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WASHINGTON (9/13/11)--Credit Union National Association (CUNA) President/CEO Bill Cheney has been named as one of the Top Association CEOs of 2011 in CEO Update's latest list of influential executives. CEO Update, a Washington bi-weekly publication that reports on association and non-profit executive careers and people, drew its list from the leadership of many national associations that exist in the greater Washington, D.C., area. The publication notes that Cheney, who recently completed his first year as head of CUNA, has been credited by allies and adversaries alike “for nearly scoring a major upset in the debit-card swipe fee battle.” CEO Update added: “At a time when big banks were less popular than, say, Congress, Cheney's stepped up advocacy efforts, and huge grassroots mobilization of credit union members helped persuade many lawmakers who had supported the fee limit to vote in June to delay it.” While federal lawmakers ultimately did not delay the interchange fee cap implementation, CUNA's and credit unions' “show of strength among lawmakers and thousands of comments to the Fed likely influenced the central bank, which substantially raised the fee cap, essentially splitting the difference between what retailers and financial interests wanted,” CEO Update said. Cheney said of the listing that it is “a nice acknowledgement of CUNA’s focused team effort on behalf of our member credit unions.’” While Matt Shea, CEO of the National Retail Federation that was on the other side of the historic interchange battle also was noted as a “top CEO,” Cheney was the only representative of any financial services association on the CEO Updatelist.

Inside Washington (09/12/2011)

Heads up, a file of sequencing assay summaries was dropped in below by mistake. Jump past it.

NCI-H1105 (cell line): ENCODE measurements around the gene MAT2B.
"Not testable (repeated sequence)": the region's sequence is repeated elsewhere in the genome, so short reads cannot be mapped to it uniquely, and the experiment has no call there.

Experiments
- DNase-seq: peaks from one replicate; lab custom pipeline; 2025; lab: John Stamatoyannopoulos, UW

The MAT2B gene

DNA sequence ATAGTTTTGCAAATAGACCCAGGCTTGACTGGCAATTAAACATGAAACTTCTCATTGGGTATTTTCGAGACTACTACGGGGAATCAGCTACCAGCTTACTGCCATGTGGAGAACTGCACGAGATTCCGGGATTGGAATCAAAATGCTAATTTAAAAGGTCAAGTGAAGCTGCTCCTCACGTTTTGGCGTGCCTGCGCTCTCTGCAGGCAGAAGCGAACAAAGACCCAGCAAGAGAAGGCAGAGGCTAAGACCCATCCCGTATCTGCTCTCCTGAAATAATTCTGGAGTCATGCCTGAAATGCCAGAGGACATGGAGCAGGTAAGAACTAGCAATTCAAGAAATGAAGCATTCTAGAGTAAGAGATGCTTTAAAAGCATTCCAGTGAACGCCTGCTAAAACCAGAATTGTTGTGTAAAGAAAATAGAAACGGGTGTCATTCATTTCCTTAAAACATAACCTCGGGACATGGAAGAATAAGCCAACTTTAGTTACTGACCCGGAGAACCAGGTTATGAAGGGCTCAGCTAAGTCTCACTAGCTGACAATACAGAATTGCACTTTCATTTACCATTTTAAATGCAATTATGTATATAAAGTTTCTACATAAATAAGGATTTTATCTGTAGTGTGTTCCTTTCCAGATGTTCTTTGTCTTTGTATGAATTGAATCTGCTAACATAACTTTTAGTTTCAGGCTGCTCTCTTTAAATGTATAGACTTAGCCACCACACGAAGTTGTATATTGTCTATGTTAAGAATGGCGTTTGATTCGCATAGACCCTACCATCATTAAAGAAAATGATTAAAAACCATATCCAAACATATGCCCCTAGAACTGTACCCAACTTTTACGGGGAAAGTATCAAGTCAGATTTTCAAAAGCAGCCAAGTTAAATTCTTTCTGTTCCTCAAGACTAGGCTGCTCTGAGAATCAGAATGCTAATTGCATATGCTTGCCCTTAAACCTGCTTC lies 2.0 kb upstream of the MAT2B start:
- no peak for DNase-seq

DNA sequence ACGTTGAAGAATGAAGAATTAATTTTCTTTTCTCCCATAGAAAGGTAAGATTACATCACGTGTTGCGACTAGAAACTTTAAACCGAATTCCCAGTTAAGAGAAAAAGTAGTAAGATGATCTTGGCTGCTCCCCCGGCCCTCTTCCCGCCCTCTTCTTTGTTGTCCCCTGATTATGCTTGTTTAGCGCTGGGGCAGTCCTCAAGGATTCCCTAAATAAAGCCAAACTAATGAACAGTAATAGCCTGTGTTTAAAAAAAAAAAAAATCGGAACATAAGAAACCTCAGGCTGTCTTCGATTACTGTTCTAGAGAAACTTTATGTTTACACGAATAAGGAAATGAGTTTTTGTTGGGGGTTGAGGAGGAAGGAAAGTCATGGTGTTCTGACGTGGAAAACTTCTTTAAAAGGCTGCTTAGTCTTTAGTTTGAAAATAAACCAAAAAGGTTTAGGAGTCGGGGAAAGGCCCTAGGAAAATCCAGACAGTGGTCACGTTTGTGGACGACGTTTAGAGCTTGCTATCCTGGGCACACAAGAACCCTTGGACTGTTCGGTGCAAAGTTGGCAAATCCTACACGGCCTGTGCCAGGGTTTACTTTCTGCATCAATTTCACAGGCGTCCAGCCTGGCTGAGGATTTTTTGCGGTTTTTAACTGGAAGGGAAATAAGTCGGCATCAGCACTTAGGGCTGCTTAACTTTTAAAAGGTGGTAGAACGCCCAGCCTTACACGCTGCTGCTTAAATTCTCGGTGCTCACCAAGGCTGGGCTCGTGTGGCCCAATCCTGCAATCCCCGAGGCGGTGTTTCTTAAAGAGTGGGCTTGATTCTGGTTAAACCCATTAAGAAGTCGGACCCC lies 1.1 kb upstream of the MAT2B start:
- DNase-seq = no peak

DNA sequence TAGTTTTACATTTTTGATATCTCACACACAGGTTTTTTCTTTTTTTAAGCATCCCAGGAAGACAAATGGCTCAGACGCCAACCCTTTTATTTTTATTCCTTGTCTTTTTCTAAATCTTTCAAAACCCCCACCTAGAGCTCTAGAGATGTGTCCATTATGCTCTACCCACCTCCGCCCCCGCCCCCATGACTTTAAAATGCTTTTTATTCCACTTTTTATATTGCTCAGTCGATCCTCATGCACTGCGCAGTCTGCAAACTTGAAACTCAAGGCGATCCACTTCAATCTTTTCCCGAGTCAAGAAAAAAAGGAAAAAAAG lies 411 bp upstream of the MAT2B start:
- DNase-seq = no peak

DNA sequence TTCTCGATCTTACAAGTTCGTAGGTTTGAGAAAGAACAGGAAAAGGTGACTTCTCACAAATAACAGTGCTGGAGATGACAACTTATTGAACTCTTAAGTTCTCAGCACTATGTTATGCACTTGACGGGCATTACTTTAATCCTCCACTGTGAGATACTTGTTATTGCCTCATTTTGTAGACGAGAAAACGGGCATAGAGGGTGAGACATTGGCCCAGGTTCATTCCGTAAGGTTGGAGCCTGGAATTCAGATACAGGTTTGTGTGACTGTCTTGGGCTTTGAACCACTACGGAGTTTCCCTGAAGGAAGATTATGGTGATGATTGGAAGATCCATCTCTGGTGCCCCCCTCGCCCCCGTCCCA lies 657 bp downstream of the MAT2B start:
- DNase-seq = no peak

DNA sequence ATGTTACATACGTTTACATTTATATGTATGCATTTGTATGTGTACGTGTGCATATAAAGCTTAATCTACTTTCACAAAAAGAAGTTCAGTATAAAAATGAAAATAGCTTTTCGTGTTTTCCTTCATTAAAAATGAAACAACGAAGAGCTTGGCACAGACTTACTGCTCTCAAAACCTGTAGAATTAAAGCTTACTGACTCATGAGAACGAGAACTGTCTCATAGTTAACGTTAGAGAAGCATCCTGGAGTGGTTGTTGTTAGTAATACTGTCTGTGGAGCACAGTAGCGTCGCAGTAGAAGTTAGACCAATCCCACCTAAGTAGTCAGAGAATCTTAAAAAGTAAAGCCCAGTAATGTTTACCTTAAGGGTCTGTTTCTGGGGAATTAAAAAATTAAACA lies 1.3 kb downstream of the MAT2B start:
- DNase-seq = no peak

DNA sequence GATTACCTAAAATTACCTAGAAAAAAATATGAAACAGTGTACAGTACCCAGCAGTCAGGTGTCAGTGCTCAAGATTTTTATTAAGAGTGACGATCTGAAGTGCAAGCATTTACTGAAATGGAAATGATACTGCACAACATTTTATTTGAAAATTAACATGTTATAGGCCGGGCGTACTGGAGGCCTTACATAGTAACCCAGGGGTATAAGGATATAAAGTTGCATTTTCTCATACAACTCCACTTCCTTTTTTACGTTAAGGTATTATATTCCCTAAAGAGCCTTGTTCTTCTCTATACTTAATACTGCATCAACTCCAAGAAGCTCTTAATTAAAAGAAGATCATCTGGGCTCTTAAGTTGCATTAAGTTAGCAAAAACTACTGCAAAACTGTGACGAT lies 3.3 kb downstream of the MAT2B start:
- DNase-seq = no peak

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*WASHINGTON (9/13/11)--The new congressional committee on deficit reduction is being pressured by President Barack Obama and the business community to set aside party differences and exceed its mandate of trimming $1.5 trillion from budget shortfall during the next decade. The president addressed the topic in his speech to a joint session of Congress on Thursday (The New York Times Sept. 12). He called for a deficit-reduction goal of at least $2 trillion. Much of the extra savings would offset his new $447 billion stimulus plan. A group of at least 57 prominent business executives and former government officials signed a petition, urging the committee to “go big” in achieving a greater deficit reduction. Among those who signed the petition, which was released on Monday, are former treasury secretaries, budget directors and economic advisers to eight presidents from Richard Nixon to Obama; former congressional leaders; and executives of top companies. The petition urges the committee to develop a large-scale debt-reduction package sufficient to stabilize the debt as a share of the economy. That level is estimated to be $4 trillion in deficit reductions over the next decade, savings that would increase in later years, according to the Times … * ALEXANDRIA, Va. (9/13/11)--Lara K. Rodríguez has been appointed as the National Credit Union Administration’s (NCUA) new deputy general counsel. Rodríguez succeeds Michael McKenna, who became general counsel last month. As deputy general counsel, Rodríguez manages the day-to-day operations of the office of general counsel. She oversees the three divisions within the office and also serves as the agency’s chief freedom of information officer. Rodríguez joins NCUA from the Federal Deposit Insurance Corp. after serving as a counsel in the special issues unit … * WASHINGTON (9/13/11)—Rep. Barney Frank (D-Mass.) Monday called for changes to the makeup of the Federal Reserve’s Federal Open Market Committee (FOMC) “for increased democratization” of that body. The FOMC oversees monetary policy by setting targets for interest rates. Currently, the voting membership of the committee is comprised of the seven members of the Federal Reserve Board of Governors, who are nominated by the president and subject to Senate confirmation, and five of the 12 presidents of the regional Federal Reserve Banks, who are chosen by regional Federal Reserve Bank directors. In a statement Frank claimed that this creates “a self-perpetuating group of private citizens who select each other and who are treated as equals in setting federal monetary policy with officials nominated by the president and confirmed by the Senate.” Earlier this year Frank introduced a bill that would remove the five members of the FOMC not subject to Senate confirmation. He announced Monday that in upcoming weeks, he intended to introduce new legislation, which would address also require the president to nominate four new FOMC members to represent the Federal Reserve Bank regions. Those four members would be “subject to Senate confirmation, but not otherwise employed by the Federal Reserve system” …